a depletion data transfer transistor having the gate terminal thereof connected to said column decode line and the drain and source terminals thereof connected between said bit line and said data line for selectively connecting said bit line and said data line in response to said second address signal received through said column decode line.
2. The semiconductor memory circuit recited in claim 1 wherein said memory cell comprises a read only memory (ROM) circuit having a memory transistor fabricated to have one of a plurality of threshold voltages, said memory transistor having the gate terminal thereof connected to said word line and the drain and source terminals thereof connected between said bit line and the drain terminal of a column select transistor having the gate terminal thereof connected to said column decode line and the source terminal thereof connected to a common node.
3. The semiconductor memory circuit recited in claim 1 including means for precharging said bit line and said data line.
4. A semiconductor memory circuit, comprising:
a memory transistor fabricated to have one of a plurality of predetermined voltage thresholds corresponding to respective data states, the source and drain terminals of said memory transistor connected between a bit line and a first node;
a word line connected to the gate terminal of said memory transistor, said word line for receiving a first address signal which has a first state when said word line is selected;
a data line;
means for precharging said bit line, said first node and said data line to said first state;
a column decode line for receiving a second address signal which has a first state when said column line is selected;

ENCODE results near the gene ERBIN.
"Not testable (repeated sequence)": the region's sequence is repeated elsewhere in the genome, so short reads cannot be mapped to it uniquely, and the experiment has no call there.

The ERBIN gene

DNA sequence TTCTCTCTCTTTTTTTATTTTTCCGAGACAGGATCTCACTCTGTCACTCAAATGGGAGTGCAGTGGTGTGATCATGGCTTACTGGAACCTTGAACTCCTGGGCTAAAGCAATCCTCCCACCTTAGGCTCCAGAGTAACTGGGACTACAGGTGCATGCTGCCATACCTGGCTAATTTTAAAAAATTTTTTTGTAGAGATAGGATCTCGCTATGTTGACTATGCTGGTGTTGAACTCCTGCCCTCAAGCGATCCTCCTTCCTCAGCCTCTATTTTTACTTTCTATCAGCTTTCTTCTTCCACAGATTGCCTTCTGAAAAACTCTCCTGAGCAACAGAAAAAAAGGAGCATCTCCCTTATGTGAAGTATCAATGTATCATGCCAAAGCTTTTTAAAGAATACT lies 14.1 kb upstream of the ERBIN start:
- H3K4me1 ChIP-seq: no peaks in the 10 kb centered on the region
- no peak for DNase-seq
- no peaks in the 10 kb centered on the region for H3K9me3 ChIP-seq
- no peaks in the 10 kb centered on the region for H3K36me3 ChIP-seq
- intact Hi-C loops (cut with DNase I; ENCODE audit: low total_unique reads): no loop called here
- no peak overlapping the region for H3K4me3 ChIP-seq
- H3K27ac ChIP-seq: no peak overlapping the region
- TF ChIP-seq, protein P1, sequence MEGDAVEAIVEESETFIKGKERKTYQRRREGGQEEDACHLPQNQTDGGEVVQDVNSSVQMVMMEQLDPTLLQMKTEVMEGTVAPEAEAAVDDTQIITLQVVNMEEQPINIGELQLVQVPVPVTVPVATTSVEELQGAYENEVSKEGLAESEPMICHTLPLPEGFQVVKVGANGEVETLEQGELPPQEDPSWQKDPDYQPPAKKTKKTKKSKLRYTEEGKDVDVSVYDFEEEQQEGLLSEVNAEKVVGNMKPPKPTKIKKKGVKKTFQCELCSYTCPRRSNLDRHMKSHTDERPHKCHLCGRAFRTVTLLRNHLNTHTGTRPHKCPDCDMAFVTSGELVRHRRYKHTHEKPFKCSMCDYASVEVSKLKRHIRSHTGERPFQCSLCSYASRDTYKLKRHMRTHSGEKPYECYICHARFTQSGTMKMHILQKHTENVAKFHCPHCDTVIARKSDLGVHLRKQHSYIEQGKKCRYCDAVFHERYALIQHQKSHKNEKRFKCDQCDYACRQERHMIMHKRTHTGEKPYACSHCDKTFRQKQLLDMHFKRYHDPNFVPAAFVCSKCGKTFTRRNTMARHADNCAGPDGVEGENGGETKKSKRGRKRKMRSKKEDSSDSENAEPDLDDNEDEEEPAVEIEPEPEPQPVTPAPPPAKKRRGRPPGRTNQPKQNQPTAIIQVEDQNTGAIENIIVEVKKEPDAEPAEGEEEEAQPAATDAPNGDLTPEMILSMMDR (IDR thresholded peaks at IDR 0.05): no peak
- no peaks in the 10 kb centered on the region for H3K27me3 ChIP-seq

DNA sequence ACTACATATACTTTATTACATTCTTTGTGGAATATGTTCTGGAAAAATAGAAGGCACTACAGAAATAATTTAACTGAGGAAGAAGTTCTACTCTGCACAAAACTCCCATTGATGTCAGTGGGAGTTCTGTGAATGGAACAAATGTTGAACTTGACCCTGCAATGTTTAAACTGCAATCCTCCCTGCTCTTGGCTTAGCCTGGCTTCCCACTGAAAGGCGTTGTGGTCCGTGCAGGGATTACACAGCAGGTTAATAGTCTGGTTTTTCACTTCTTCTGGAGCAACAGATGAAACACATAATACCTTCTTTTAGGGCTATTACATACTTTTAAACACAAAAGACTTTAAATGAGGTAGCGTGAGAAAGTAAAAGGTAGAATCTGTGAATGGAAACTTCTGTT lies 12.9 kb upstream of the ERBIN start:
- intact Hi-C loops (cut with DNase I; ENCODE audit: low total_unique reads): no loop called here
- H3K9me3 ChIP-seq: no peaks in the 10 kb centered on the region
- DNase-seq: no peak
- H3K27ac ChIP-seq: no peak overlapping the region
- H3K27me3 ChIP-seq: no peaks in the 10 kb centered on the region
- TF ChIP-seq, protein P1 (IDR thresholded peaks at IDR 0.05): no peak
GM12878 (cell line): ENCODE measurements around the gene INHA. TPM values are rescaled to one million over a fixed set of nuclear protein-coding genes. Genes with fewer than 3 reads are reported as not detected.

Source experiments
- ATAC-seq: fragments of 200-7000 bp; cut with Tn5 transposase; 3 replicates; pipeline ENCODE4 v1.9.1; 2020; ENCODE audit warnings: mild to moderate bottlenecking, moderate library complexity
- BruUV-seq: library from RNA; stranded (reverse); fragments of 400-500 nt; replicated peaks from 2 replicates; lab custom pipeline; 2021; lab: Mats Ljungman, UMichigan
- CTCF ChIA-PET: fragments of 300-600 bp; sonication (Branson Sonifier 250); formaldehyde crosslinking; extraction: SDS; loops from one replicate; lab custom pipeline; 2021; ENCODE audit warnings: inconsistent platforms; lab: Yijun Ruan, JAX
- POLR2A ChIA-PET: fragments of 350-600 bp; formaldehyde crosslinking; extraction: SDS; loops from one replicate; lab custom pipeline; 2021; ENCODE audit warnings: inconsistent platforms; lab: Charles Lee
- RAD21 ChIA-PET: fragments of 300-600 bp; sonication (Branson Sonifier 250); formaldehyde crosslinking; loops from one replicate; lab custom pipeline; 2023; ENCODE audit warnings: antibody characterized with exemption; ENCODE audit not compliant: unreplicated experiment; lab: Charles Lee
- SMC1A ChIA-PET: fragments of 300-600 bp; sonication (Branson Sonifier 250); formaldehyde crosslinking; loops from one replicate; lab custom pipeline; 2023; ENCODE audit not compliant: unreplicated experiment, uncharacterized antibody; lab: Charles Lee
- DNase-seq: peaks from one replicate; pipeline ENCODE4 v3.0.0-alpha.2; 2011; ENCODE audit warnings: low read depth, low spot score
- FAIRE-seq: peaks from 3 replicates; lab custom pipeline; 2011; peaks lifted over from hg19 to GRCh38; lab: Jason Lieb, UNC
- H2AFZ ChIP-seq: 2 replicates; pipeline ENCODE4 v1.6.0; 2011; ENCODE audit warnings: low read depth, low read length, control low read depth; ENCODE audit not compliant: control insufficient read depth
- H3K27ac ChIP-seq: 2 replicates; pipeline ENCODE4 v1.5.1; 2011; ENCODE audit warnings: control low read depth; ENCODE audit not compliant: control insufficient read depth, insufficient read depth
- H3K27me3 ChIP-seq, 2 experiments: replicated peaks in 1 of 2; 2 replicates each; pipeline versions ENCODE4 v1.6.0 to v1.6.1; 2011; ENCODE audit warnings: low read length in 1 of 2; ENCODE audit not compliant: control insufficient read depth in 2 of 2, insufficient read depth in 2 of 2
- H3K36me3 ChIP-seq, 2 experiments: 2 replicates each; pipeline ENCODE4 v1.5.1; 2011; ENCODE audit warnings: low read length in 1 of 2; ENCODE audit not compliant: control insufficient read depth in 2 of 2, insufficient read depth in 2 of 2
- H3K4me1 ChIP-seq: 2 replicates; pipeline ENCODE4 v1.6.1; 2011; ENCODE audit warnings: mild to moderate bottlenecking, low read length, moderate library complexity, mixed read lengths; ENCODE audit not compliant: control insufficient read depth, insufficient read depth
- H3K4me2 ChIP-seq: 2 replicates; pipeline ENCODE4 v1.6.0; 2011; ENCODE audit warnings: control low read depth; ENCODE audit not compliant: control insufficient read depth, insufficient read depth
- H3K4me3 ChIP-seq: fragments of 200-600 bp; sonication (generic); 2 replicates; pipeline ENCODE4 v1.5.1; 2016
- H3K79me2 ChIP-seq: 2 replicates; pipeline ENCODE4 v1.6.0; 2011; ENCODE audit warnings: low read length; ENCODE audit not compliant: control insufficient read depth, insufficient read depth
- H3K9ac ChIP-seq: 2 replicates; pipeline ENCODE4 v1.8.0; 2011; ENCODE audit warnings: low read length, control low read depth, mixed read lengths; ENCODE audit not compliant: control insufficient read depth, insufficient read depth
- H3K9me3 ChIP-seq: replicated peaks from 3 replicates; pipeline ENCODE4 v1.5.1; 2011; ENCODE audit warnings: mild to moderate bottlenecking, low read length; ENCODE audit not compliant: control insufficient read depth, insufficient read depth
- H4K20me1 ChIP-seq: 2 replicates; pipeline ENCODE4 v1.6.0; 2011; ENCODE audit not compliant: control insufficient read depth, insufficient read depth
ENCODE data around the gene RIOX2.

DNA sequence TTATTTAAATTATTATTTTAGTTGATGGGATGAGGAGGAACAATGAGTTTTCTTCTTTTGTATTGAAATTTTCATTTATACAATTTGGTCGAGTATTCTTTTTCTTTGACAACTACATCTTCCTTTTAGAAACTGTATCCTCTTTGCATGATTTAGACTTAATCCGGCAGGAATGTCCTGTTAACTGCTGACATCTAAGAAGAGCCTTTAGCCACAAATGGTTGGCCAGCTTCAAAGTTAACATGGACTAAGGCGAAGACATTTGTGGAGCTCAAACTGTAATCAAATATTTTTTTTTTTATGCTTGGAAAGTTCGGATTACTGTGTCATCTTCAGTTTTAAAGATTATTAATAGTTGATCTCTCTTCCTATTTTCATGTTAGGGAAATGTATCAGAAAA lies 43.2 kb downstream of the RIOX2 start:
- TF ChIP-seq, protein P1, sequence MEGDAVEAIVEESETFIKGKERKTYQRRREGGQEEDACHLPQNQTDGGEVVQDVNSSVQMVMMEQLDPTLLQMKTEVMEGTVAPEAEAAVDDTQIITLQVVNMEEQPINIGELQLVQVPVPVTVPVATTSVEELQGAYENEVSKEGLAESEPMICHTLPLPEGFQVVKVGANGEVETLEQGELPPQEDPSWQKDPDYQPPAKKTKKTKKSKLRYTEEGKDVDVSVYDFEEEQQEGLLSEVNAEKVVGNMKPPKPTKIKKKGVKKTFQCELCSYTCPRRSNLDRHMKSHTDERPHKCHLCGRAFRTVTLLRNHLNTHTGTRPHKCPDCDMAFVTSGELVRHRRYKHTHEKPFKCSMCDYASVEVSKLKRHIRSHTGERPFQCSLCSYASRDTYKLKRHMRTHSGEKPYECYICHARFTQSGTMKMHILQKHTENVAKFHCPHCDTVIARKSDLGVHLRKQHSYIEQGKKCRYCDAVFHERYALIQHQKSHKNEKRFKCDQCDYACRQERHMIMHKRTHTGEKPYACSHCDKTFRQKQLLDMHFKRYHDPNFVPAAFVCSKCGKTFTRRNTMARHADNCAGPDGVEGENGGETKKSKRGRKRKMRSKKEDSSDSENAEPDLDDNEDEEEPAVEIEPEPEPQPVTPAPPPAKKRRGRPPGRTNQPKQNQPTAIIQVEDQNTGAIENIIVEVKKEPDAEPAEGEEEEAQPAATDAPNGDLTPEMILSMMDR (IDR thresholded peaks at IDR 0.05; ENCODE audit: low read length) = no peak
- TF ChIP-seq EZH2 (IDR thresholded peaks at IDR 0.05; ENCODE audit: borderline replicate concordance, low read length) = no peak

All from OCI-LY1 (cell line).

a depletion transistor having the gate terminal thereof connected to said column decode line and the drain and source terminals thereof connected between said bit line and said data line wherein said depletion transistor is rendered conductive when said second address signal is in said first state; and
an enhancement transistor having the gate terminal thereof connected to said column decode line and the source and drain terminals thereof connected between a common node at a second state and said first node wherein said enhancement transistor is rendered conductive when said second address signal is in said first state thereby pulling said first node to said second state.
US06/294,842 1981-08-21 1981-08-21 Semiconductor memory circuit with depletion data transfer transistor Expired - Lifetime US4389705A (en)

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Cited By (54)

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US4704752A (en) * 1986-02-28 1987-11-10 Leggett & Platt, Incorporated Box spring assembly with modular twin continuous spring elements
US4725986A (en) * 1983-09-20 1988-02-16 International Business Machines Corporation FET read only memory cell with word line augmented precharging of the bit lines
US4928261A (en) * 1987-10-20 1990-05-22 Sgs-Thomson Microelectronics Srl CMOS read-only memory with static operation
US6180975B1 (en) 1998-10-30 2001-01-30 International Business Machines Corporation Depletion strap semiconductor memory device
US6430077B1 (en) 1997-12-12 2002-08-06 Saifun Semiconductors Ltd. Method for regulating read voltage level at the drain of a cell in a symmetric array
US20030072192A1 (en) * 2000-05-04 2003-04-17 Ilan Bloom Programming of nonvolatile memory cells
US6614692B2 (en) 2001-01-18 2003-09-02 Saifun Semiconductors Ltd. EEPROM array and method for operation thereof
US6633499B1 (en) * 1997-12-12 2003-10-14 Saifun Semiconductors Ltd. Method for reducing voltage drops in symmetric array architectures
US6633496B2 (en) 1997-12-12 2003-10-14 Saifun Semiconductors Ltd. Symmetric architecture for memory cells having widely spread metal bit lines